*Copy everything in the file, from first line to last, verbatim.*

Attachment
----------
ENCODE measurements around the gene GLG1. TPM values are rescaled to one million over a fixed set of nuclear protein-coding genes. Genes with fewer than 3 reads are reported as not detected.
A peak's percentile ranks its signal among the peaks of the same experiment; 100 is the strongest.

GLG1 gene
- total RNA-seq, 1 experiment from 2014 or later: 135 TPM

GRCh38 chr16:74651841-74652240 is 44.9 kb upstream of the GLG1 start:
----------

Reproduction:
ENCODE measurements around the gene GLG1. TPM values are rescaled to one million over a fixed set of nuclear protein-coding genes. Genes with fewer than 3 reads are reported as not detected.
A peak's percentile ranks its signal among the peaks of the same experiment; 100 is the strongest.

GLG1 gene
- total RNA-seq, 1 experiment from 2014 or later: 135 TPM

GRCh38 chr16:74651841-74652240 is 44.9 kb upstream of the GLG1 start: